Benjamin Netanyahu has secured enough support to build a coalition government, though he may yet extend an offer of collaboration to his left-wing opponent after Barack Obama indicated in an interview with the Huffington Post that the US would find it "difficult" to back a hard right Israeli administration.
Netanyahu has won the support of crucial centrist party Kulanu, led by a former Likud colleague Moshe Kahlon and bitter rival of the prime minister. Israel's ceremonial president, Reuven Rivlin, has been meeting with the parties in parliament to hear their recommendations before appointing who will form the next coalition government.
With the support of ultra Orthodox parties, and right-wing nationalists and settlement-supporting parties like Jewish Home, Netanyahu has the requisite 61 seats to form a governing coalition, and may yet have even more, if the far right Yisraeli Beitanu party gives its backing, as expected, later today.
“We nominate Netanyahu and the broader the base of the coalition the better it will be for all of us,” Kahlon, told the Jerusalem Post.
The centre-left Zionist Union, the Arab List, the left-wing Meretz party and the centrist Yesh Atid have all declined to support Netanyahu. Eitan Cabel, a senior leader of the Zionist Union, which captured 24 seats to Likud's 30, told the president they had "no intention" of being part of a coalition.
"We see in Benjamin Netanyahu a dangerous person, he is dangerous to democracy," Joint List leader Ayman Odeh said.
But there is a slim chance that Netanyahu may yet extend a hand to ZU leader Isaac Herzog and party heavyweight Shelly Yacimovich, in order to avoid plunging US relations into yet further depths, though Israeli media has reported there are no offers currently on the table.
Haaretz reported that Obama's comments to HuffPost may be forcing a re-think inside Netanyahu's Likud camp.
The US President called out Netanyahu for his recent comment that there would be no Palestinian state under his leadership, saying that appeal to far-right voters had made it hard for people to "seriously believe" peace negotiations are possible.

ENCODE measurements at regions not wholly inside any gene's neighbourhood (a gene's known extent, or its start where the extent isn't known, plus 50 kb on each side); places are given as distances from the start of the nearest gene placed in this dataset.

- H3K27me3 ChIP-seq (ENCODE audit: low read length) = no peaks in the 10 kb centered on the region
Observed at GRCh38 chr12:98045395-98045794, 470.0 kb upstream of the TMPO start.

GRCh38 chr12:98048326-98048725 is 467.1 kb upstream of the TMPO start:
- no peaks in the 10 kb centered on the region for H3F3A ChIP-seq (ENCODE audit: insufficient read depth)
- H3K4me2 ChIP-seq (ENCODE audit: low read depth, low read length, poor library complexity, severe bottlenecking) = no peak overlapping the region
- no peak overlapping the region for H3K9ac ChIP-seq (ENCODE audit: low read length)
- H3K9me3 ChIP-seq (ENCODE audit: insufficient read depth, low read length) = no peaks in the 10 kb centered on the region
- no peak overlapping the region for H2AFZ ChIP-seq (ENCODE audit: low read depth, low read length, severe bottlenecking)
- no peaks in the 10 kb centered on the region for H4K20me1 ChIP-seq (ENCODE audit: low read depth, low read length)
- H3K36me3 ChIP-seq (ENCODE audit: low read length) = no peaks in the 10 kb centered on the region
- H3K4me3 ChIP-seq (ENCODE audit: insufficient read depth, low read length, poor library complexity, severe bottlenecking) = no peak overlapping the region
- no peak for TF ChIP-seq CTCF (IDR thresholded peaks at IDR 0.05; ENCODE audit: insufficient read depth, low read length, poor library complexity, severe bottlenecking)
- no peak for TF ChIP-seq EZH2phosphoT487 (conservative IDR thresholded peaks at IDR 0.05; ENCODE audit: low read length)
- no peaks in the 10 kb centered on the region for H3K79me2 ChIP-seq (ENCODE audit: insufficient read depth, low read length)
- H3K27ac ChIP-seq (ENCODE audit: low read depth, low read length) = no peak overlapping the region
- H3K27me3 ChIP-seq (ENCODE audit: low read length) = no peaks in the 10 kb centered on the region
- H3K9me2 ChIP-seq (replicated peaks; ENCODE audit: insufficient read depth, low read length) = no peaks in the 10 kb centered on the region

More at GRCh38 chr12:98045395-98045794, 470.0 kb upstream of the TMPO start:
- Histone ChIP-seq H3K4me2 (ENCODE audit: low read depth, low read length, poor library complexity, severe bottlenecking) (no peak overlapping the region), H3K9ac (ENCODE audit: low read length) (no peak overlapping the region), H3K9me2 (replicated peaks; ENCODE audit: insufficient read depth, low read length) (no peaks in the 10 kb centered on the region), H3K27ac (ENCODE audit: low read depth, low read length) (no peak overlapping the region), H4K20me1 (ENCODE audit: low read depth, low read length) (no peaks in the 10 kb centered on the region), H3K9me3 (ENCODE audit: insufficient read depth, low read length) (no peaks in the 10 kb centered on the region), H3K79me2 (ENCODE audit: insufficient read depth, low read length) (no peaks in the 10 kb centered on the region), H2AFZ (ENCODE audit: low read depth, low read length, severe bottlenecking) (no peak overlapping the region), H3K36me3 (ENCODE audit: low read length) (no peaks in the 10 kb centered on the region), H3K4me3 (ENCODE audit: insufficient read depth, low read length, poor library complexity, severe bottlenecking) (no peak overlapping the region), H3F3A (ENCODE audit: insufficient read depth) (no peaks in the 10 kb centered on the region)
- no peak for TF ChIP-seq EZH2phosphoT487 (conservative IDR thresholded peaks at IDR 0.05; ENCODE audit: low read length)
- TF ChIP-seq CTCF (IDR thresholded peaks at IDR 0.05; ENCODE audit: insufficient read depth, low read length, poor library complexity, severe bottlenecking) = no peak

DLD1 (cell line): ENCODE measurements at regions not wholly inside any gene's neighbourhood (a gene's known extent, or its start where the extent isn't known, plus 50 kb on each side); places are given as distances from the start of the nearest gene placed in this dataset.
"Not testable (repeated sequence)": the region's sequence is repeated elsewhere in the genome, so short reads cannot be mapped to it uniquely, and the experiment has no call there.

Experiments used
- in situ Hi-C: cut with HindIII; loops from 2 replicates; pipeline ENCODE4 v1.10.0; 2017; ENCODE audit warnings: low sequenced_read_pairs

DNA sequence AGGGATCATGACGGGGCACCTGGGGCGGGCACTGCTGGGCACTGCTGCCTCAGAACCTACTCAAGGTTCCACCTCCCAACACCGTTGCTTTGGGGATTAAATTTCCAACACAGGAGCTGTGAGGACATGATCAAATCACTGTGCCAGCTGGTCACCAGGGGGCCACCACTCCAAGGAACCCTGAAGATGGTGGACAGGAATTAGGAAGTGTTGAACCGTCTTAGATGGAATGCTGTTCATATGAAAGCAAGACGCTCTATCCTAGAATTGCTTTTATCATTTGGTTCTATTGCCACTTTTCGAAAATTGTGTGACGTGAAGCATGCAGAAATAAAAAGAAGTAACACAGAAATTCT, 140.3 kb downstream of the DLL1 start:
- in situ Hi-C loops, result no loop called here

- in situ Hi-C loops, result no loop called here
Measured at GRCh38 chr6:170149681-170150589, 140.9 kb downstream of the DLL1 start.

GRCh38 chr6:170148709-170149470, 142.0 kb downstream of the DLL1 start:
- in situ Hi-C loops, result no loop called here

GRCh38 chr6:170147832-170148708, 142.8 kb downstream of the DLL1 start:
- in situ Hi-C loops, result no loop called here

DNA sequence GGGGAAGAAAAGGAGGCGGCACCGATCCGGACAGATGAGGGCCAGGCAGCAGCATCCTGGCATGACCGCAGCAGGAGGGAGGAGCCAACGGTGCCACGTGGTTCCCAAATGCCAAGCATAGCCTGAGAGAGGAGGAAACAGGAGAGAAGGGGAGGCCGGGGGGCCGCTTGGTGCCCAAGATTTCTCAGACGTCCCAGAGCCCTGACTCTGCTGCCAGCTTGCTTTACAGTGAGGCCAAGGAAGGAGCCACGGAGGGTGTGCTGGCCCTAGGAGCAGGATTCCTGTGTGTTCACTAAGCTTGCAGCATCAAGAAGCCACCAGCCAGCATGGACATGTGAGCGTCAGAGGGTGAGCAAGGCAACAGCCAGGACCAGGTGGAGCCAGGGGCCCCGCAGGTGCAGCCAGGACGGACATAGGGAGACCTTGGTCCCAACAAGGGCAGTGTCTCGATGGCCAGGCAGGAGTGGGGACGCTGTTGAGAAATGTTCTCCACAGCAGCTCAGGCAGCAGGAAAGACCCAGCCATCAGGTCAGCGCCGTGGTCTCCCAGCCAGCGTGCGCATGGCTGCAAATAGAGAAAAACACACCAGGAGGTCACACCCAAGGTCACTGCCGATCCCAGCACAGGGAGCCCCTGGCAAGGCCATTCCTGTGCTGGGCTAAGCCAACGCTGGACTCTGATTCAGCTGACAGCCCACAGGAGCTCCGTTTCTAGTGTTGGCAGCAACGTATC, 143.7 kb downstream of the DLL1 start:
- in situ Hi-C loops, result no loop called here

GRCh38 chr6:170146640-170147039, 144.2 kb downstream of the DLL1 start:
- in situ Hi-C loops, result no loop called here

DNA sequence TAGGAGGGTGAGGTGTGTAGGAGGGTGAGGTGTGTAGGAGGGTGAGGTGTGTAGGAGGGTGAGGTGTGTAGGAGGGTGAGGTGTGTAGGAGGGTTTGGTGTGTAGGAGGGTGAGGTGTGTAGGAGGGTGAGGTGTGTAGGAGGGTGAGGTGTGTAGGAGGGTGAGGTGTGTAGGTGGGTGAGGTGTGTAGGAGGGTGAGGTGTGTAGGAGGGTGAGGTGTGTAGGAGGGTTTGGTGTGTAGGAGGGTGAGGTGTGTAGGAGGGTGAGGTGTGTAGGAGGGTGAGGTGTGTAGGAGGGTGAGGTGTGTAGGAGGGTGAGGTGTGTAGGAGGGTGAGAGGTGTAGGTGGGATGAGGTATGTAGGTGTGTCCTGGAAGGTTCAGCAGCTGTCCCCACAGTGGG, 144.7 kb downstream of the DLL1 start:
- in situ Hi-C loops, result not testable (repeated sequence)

As his re-election campaign looked shot last week, the Likud leader told a radio station that there would "indeed" be no Palestinian state under his watch.
"We continue to believe that a two-state solution is the only way for the long-term security of Israel if it wants to stay both a Jewish state and democratic," Obama said. "And I indicated to him that, given his statements prior to the election, it is going to be hard to find a path where people are seriously believing the negotiations are possible.
"We are going to continue to insist that from our point of view, the status quo is unsustainable, and that while taking into complete account Israel’s security, we can’t just in perpetuity maintain the status quo, expand settlements, that’s not a recipe for stability in the region."
"The [comments by Obama] made painfully clear that if he establishes a coalition government with the support of 67 MKs, including Habayit Hayehudi, Yisrael Beiteinu and the ultra-Orthodox parties, he sets himself on an immediate, fatal collision course with the entire international community, headed by the United States," the paper's Yossi Verter wrote.
HOW DOES THE ELECTORAL SYSTEM WORK?
Israel uses proportional representation - voters don't vote for a local MP, they vote for a party.
Then the party makes up a list of preferred candidates, and allocate them seats in parliament, the number of which is determined by the percentage of the vote the party receives.
Because of the sheer number of parties, no one ever wins an outright majority, so the government is made up coalitions. In practice, this means that governments rarely ever last a full four-year term.
The prime minister is usually the leader of the party that can form the first coalition which has a majority.
The parties with seats in the parliament are:
Likud: right-wing 30 seats
Zionist Union: centre-left 24 seats
Arab Joint List: coalition of Arab parties 13 seats
Yesh Atid: centrist, secular 11 seats
Kulanu: centrist 10 seats
Bayit Yehudi (Jewish Home): far right-wing, pro-settler 8 seats
Shas: ultra Orthodox 7 seats
United Torah Judaism: ultra Orthodox 6 seats
Yisrael Beitenu: right-wing nationalist 6 seats
Meretz: left-wing, green 5 seats
Rivlin is scheduled to meet with Netanyahu later this week and officially set the coalition talks into motion. The president himself has made clear his distaste for Netanyhu's pre-election that Arab citizens were voting "in droves" and endangering years of rule by the right-wing.
Rivlin told Likud representatives that the emerging government will have to serve "all the citizens of Israel, Jews and Arabs."
"We have been through a stormy and passionate election period — this is the time to begin a process of mending and healing in Israeli society," he said.